The third sequence happens with Jobs back at Apple and John Sculley ousted as CEO in 1998. Once again, the old players have returned. The confrontation with Wozniak is much more public this time and much nastier on both sides, but the meeting with Sculley is much more pleasant and forgiving. Lisa, now 19, confronts Jobs about his refusing to pay her college tuition and it having to be paid instead by Andy Hertzfeld.
Throughout, there are flashbacks to various earlier moments in Steve Jobs’s career including early arguments with Wozniak about the architecture of the Apple and the confrontation with the Apple board that led to his ouster. In all of these conversations as well as all of the incidents before each of the product launches, Jobs is depicted as a man absolutely obsessed with control over every aspect of what he does. If true (and movies like this become truth whether they are or not), it explains a great deal of the philosophy behind Macintosh and the iWhatever line. Jobs wanted everything proprietary, locked in, and without giving the customer the ability to augment, upgrade, or personalize the machine.
Michael Fassbender is brilliant in the role, especially in the sense that for the bulk of this movie, Jobs is portrayed as an egotistical control freak. He seems incapable of any real affection for anything or possessed of much ability to acknowledge that other people have good or interesting ideas. In fact, his only real, healthy relationship seems to be with Joanna Hoffmann, who also seems to be the only person willing to stand up to Jobs or get him to do anything he doesn’t want to do. While there is an attempt at humanizing him by the end of the film, this is a film that very much wants to depict someone who is a genius in some respects, and incapable of normal human connection in many others.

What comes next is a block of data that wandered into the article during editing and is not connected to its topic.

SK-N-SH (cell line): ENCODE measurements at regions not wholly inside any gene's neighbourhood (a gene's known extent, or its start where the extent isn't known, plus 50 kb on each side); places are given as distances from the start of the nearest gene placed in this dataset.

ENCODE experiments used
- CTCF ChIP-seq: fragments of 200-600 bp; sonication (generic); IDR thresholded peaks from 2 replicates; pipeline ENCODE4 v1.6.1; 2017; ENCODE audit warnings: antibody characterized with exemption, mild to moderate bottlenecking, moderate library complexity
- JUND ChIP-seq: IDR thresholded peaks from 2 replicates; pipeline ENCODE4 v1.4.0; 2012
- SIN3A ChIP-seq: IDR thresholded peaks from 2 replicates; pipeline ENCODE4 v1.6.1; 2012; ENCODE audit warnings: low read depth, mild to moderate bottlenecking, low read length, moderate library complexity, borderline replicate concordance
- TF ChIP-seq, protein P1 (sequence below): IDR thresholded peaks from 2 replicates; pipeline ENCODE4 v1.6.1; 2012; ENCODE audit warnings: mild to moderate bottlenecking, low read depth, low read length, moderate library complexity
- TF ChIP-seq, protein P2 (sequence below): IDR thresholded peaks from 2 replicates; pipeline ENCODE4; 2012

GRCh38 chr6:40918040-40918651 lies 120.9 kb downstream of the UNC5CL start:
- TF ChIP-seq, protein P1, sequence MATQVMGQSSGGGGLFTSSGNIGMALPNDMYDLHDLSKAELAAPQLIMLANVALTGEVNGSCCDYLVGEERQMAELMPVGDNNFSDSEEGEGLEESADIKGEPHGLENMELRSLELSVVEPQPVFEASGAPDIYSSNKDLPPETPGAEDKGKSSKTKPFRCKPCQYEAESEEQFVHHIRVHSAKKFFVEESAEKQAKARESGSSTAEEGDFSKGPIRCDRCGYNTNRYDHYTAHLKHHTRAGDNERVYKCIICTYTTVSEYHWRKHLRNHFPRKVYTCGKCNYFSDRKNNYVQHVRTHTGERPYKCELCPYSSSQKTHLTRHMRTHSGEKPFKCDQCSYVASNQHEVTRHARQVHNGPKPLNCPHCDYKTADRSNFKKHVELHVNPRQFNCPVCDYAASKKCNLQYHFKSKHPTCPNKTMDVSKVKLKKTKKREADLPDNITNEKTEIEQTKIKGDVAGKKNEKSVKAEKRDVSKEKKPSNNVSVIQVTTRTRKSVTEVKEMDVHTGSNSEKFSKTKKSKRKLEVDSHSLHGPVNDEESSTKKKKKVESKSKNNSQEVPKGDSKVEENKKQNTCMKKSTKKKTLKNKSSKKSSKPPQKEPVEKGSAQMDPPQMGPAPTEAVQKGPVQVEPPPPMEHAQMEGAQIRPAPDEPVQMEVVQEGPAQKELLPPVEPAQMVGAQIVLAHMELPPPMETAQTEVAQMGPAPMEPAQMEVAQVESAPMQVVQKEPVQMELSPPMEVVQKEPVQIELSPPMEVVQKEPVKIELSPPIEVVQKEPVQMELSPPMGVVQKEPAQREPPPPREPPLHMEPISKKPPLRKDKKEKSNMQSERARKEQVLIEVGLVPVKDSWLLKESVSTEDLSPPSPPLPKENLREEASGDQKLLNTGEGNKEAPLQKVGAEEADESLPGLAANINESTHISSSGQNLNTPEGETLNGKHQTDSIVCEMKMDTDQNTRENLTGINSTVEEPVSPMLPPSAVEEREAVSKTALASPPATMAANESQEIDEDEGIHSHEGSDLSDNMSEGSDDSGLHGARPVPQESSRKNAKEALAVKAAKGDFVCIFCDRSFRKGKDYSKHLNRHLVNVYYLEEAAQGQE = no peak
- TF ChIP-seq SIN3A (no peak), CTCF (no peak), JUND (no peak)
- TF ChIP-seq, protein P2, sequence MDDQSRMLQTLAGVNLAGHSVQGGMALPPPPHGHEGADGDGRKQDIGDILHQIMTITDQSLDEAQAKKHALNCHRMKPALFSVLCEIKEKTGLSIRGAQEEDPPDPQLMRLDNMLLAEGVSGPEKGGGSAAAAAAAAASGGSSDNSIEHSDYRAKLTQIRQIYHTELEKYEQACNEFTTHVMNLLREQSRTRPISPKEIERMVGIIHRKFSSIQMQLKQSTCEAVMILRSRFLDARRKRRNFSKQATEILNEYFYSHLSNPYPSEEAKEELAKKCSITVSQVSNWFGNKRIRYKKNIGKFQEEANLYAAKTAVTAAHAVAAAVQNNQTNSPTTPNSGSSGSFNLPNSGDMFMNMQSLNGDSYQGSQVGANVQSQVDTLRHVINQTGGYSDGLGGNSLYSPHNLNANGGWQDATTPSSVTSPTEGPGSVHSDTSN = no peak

While Fassbender’s Jobs is the focus of the film, it is Kate Winslet’s Hoffmann who is the heart and soul of the film. She acts more or less as his conscience and Winslet is absolutely committed to the role. The film is also extremely kind to Steve Wozniak, who comes across as someone who genuinely wants respect and some acknowledgment that he does not think he’s ever gotten. Seth Rogen seems like an odd choice for the role, but as is often the case with comedians, handling a dramatic role comes naturally after the more rigorous demands of comedy.
Steve Jobs is a good film, but not a great one. I am a little surprised at the lack of nomination for the screenplay, written by Aaron Sorkin. As with many of Sorkin’s works, the screenplay is filled with great lines, the sort of lines that sound wonderful but that, ultimately aren’t the way real people actually talk. This is a one-off film for me. I think it’s worth seeing, if only to attack the cult mentality of many an Apple fan, but since I was never an Apple fan, it might be less important for me to see it.
As a final note, it’s staggering to me how much Fassbender looks like Ed Harris circa The Truman Show in the final third of the film.
Why to watch Steve Jobs: Genius of any sort is interesting.
Why not to watch: If you’re a Jobs fan, you might not be by the end.